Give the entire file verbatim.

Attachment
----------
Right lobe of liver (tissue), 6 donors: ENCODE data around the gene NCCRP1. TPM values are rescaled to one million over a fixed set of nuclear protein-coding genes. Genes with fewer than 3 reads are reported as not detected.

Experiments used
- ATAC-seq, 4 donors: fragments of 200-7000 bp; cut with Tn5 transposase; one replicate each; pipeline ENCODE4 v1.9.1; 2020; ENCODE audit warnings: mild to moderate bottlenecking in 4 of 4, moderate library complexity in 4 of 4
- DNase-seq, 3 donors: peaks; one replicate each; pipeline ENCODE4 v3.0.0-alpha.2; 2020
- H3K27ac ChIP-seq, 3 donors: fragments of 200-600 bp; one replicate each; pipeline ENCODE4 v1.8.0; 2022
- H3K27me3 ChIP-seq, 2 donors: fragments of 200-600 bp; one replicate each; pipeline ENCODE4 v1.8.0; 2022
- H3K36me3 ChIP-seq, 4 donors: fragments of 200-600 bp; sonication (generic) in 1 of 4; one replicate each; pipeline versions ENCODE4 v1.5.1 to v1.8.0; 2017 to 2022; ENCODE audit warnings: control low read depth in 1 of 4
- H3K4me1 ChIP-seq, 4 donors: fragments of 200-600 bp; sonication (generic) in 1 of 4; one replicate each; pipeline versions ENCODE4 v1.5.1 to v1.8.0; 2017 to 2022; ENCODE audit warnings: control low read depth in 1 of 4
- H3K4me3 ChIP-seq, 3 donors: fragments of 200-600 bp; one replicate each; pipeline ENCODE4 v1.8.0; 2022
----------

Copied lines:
Right lobe of liver (tissue), 6 donors: ENCODE data around the gene NCCRP1. TPM values are rescaled to one million over a fixed set of nuclear protein-coding genes. Genes with fewer than 3 reads are reported as not detected.

Experiments used
- ATAC-seq, 4 donors: fragments of 200-7000 bp; cut with Tn5 transposase; one replicate each; pipeline ENCODE4 v1.9.1; 2020; ENCODE audit warnings: mild to moderate bottlenecking in 4 of 4, moderate library complexity in 4 of 4
- DNase-seq, 3 donors: peaks; one replicate each; pipeline ENCODE4 v3.0.0-alpha.2; 2020
- H3K27ac ChIP-seq, 3 donors: fragments of 200-600 bp; one replicate each; pipeline ENCODE4 v1.8.0; 2022
- H3K27me3 ChIP-seq, 2 donors: fragments of 200-600 bp; one replicate each; pipeline ENCODE4 v1.8.0; 2022
- H3K36me3 ChIP-seq, 4 donors: fragments of 200-600 bp; sonication (generic) in 1 of 4; one replicate each; pipeline versions ENCODE4 v1.5.1 to v1.8.0; 2017 to 2022; ENCODE audit warnings: control low read depth in 1 of 4
- H3K4me1 ChIP-seq, 4 donors: fragments of 200-600 bp; sonication (generic) in 1 of 4; one replicate each; pipeline versions ENCODE4 v1.5.1 to v1.8.0; 2017 to 2022; ENCODE audit warnings: control low read depth in 1 of 4
- H3K4me3 ChIP-seq, 3 donors: fragments of 200-600 bp; one replicate each; pipeline ENCODE4 v1.8.0; 2022